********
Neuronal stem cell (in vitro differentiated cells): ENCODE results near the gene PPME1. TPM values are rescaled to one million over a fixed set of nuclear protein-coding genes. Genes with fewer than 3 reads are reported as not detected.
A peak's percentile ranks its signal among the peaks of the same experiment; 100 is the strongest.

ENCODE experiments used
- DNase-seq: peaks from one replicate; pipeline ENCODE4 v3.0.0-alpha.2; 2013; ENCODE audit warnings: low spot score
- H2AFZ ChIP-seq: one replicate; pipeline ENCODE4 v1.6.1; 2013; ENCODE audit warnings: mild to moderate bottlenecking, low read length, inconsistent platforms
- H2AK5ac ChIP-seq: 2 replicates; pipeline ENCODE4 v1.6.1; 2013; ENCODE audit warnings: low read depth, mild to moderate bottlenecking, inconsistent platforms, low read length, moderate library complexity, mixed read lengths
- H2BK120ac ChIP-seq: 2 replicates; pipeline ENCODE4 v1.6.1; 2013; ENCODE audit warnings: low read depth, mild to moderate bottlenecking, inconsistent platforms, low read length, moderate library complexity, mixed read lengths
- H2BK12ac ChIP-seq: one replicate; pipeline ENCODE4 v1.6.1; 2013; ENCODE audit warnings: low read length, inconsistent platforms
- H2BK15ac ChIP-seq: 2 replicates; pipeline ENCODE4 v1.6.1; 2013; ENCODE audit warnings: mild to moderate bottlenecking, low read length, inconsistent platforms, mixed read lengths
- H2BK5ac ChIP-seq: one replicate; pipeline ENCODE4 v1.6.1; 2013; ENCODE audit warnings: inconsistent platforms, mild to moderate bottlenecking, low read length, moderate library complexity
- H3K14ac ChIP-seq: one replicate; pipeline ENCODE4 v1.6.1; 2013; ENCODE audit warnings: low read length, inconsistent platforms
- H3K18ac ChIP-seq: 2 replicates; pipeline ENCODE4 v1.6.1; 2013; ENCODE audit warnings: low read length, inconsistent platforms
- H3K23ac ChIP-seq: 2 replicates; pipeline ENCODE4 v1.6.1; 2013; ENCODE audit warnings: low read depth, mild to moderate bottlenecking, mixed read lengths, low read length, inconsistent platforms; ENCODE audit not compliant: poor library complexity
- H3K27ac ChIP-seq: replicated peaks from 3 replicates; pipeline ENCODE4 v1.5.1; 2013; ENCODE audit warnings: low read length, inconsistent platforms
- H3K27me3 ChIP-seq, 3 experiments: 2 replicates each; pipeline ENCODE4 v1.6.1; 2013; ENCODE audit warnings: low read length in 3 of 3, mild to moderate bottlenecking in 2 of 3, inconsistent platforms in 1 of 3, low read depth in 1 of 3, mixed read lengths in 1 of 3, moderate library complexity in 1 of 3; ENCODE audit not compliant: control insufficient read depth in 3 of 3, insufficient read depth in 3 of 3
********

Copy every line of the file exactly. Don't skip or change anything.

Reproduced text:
Neuronal stem cell (in vitro differentiated cells): ENCODE results near the gene PPME1. TPM values are rescaled to one million over a fixed set of nuclear protein-coding genes. Genes with fewer than 3 reads are reported as not detected.
A peak's percentile ranks its signal among the peaks of the same experiment; 100 is the strongest.

ENCODE experiments used
- DNase-seq: peaks from one replicate; pipeline ENCODE4 v3.0.0-alpha.2; 2013; ENCODE audit warnings: low spot score
- H2AFZ ChIP-seq: one replicate; pipeline ENCODE4 v1.6.1; 2013; ENCODE audit warnings: mild to moderate bottlenecking, low read length, inconsistent platforms
- H2AK5ac ChIP-seq: 2 replicates; pipeline ENCODE4 v1.6.1; 2013; ENCODE audit warnings: low read depth, mild to moderate bottlenecking, inconsistent platforms, low read length, moderate library complexity, mixed read lengths
- H2BK120ac ChIP-seq: 2 replicates; pipeline ENCODE4 v1.6.1; 2013; ENCODE audit warnings: low read depth, mild to moderate bottlenecking, inconsistent platforms, low read length, moderate library complexity, mixed read lengths
- H2BK12ac ChIP-seq: one replicate; pipeline ENCODE4 v1.6.1; 2013; ENCODE audit warnings: low read length, inconsistent platforms
- H2BK15ac ChIP-seq: 2 replicates; pipeline ENCODE4 v1.6.1; 2013; ENCODE audit warnings: mild to moderate bottlenecking, low read length, inconsistent platforms, mixed read lengths
- H2BK5ac ChIP-seq: one replicate; pipeline ENCODE4 v1.6.1; 2013; ENCODE audit warnings: inconsistent platforms, mild to moderate bottlenecking, low read length, moderate library complexity
- H3K14ac ChIP-seq: one replicate; pipeline ENCODE4 v1.6.1; 2013; ENCODE audit warnings: low read length, inconsistent platforms
- H3K18ac ChIP-seq: 2 replicates; pipeline ENCODE4 v1.6.1; 2013; ENCODE audit warnings: low read length, inconsistent platforms
- H3K23ac ChIP-seq: 2 replicates; pipeline ENCODE4 v1.6.1; 2013; ENCODE audit warnings: low read depth, mild to moderate bottlenecking, mixed read lengths, low read length, inconsistent platforms; ENCODE audit not compliant: poor library complexity
- H3K27ac ChIP-seq: replicated peaks from 3 replicates; pipeline ENCODE4 v1.5.1; 2013; ENCODE audit warnings: low read length, inconsistent platforms
- H3K27me3 ChIP-seq, 3 experiments: 2 replicates each; pipeline ENCODE4 v1.6.1; 2013; ENCODE audit warnings: low read length in 3 of 3, mild to moderate bottlenecking in 2 of 3, inconsistent platforms in 1 of 3, low read depth in 1 of 3, mixed read lengths in 1 of 3, moderate library complexity in 1 of 3; ENCODE audit not compliant: control insufficient read depth in 3 of 3, insufficient read depth in 3 of 3